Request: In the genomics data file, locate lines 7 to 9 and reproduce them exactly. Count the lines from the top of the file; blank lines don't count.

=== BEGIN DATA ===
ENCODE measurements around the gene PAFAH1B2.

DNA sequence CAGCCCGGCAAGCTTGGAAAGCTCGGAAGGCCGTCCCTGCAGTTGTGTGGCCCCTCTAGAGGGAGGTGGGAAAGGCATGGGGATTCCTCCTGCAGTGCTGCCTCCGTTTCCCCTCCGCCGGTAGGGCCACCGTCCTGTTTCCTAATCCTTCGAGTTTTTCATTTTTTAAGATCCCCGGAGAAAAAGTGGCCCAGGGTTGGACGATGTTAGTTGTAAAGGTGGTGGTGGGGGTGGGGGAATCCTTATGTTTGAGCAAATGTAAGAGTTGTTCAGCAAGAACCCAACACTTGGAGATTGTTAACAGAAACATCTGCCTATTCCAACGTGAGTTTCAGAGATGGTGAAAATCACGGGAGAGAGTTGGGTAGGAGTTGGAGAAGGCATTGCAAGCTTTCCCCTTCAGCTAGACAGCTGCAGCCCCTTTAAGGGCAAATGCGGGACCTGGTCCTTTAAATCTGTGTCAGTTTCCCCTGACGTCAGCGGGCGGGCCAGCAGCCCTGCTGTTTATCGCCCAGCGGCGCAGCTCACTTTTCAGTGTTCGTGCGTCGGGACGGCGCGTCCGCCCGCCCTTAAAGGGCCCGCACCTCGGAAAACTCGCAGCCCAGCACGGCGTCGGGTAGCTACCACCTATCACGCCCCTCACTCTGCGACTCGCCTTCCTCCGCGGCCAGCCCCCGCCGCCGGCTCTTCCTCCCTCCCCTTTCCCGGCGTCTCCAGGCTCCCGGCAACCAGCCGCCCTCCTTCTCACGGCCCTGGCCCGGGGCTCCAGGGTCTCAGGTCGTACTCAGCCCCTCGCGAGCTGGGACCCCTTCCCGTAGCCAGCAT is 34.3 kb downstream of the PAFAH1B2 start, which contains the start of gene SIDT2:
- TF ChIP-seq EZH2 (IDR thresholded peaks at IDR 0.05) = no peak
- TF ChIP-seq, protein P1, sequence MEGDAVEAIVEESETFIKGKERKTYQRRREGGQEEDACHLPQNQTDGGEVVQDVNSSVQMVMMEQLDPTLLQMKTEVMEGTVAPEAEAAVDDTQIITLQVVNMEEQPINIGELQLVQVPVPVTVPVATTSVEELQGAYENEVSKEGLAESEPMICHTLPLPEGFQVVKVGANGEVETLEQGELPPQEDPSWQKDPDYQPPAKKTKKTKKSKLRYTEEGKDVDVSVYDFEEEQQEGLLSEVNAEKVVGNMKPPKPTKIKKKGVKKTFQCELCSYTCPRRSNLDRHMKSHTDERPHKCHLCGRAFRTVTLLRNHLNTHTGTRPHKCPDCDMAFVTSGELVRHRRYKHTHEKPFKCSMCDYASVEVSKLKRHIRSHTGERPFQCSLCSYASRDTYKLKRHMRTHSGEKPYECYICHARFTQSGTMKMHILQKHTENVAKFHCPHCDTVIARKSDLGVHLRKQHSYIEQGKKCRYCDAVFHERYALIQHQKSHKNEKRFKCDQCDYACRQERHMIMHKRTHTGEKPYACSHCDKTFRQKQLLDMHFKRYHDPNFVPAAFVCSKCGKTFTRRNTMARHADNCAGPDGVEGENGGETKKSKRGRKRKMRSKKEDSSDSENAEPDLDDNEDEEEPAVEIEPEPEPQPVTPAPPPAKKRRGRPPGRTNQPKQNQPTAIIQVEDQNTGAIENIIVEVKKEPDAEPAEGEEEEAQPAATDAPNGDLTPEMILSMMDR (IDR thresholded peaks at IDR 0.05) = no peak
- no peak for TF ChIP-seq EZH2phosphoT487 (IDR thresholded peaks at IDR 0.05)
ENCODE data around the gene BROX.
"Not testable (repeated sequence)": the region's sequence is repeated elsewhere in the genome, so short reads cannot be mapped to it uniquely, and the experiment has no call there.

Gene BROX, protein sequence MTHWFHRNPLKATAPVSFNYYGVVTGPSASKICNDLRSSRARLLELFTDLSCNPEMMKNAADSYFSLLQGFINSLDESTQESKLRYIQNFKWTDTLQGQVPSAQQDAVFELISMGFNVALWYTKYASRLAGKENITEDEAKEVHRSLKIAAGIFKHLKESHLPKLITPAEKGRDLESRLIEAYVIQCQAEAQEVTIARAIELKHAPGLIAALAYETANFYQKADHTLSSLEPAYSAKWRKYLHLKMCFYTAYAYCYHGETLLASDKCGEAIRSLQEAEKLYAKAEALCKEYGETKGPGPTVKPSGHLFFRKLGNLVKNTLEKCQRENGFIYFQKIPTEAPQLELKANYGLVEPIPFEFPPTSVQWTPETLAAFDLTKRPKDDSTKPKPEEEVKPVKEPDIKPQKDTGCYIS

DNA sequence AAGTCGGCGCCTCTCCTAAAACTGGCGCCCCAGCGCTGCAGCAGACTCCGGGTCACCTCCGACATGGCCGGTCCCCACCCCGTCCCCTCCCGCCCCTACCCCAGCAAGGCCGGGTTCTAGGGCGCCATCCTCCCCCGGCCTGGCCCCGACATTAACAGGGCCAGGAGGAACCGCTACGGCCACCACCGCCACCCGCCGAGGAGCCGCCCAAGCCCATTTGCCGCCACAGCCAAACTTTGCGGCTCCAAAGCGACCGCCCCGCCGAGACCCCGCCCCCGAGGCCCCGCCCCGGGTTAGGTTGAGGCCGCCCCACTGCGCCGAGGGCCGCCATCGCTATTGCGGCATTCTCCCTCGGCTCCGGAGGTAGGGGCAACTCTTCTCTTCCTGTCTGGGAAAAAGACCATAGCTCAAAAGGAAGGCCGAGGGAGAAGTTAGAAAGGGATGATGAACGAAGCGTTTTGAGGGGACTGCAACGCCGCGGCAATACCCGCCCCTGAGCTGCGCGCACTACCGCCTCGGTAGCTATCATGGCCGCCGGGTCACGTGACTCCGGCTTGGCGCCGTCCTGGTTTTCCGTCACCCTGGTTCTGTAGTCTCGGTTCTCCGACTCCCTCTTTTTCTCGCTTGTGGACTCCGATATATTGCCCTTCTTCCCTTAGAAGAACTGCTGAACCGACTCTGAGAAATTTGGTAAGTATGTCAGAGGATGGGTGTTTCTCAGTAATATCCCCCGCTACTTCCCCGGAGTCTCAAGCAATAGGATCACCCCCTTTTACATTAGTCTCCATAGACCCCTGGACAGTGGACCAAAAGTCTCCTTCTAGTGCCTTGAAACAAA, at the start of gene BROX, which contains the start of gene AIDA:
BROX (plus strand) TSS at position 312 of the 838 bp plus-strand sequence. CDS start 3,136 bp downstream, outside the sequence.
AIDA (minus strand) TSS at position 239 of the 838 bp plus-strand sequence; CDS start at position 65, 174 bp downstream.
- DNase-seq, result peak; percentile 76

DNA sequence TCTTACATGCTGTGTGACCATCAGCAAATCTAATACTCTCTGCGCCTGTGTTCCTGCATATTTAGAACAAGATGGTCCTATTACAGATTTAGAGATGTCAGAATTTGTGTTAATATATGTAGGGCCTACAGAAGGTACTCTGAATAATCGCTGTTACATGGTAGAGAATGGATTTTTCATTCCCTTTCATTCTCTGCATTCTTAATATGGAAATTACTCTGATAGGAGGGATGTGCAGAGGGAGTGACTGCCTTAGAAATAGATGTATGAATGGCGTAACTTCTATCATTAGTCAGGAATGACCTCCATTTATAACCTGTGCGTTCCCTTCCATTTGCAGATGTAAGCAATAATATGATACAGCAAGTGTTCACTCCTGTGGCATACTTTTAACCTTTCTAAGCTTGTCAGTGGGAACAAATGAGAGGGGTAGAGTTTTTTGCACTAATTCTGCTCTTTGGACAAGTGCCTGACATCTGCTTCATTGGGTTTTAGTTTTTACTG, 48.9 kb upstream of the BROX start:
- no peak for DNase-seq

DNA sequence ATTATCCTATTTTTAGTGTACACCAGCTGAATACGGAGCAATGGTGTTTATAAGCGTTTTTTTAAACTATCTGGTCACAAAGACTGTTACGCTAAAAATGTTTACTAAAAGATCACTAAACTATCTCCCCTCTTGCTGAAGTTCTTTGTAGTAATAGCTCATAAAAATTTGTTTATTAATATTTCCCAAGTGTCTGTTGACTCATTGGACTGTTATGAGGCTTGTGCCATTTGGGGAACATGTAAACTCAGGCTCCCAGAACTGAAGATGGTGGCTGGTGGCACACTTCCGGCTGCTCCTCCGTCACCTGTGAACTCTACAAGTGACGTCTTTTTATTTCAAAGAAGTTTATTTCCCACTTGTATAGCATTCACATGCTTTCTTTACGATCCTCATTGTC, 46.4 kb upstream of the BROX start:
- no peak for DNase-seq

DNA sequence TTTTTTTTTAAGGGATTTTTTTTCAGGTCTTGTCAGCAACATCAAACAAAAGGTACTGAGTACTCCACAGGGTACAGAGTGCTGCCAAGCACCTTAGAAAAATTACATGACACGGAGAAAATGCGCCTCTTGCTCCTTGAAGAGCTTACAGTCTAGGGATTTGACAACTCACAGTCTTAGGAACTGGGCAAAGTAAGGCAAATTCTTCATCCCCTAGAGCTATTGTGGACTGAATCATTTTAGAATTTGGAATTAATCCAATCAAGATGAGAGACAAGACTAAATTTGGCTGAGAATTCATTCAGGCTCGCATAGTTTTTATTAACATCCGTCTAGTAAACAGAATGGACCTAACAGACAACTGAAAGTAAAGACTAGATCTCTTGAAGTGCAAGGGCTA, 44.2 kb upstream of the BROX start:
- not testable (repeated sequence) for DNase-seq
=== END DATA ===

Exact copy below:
"Not testable (repeated sequence)": the region's sequence is repeated elsewhere in the genome, so short reads cannot be mapped to it uniquely, and the experiment has no call there.

Gene BROX, protein sequence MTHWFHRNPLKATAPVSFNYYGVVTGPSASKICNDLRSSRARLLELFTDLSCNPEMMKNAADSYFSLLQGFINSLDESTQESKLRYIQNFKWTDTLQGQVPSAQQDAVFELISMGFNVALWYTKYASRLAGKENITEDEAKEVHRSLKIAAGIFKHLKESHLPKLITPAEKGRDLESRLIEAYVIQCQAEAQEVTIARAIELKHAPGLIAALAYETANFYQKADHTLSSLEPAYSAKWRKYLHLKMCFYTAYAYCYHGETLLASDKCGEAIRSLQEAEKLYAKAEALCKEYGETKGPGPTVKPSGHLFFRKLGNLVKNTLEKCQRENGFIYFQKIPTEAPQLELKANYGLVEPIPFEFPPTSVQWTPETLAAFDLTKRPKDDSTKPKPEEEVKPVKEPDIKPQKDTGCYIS

DNA sequence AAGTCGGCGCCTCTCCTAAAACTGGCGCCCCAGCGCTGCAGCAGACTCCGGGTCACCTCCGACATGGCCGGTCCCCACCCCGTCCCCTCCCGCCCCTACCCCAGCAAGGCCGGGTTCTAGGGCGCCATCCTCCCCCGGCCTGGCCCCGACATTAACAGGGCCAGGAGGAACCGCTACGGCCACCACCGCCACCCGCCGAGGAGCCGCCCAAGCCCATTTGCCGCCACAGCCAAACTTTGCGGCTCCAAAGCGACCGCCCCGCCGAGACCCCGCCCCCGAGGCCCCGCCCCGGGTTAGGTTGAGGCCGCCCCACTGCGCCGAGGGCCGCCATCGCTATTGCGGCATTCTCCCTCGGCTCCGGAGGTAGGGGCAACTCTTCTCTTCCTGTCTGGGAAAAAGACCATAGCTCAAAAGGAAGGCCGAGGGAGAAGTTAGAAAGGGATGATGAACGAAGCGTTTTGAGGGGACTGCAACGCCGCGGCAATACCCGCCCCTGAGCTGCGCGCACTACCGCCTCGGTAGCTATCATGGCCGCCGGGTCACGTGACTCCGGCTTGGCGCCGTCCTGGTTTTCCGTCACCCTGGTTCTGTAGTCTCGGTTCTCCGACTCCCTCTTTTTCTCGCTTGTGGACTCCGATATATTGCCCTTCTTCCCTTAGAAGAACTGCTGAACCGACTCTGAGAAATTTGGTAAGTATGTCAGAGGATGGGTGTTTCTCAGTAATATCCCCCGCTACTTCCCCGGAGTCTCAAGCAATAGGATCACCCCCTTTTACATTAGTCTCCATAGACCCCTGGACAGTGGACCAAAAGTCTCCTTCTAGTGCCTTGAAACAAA, at the start of gene BROX, which contains the start of gene AIDA: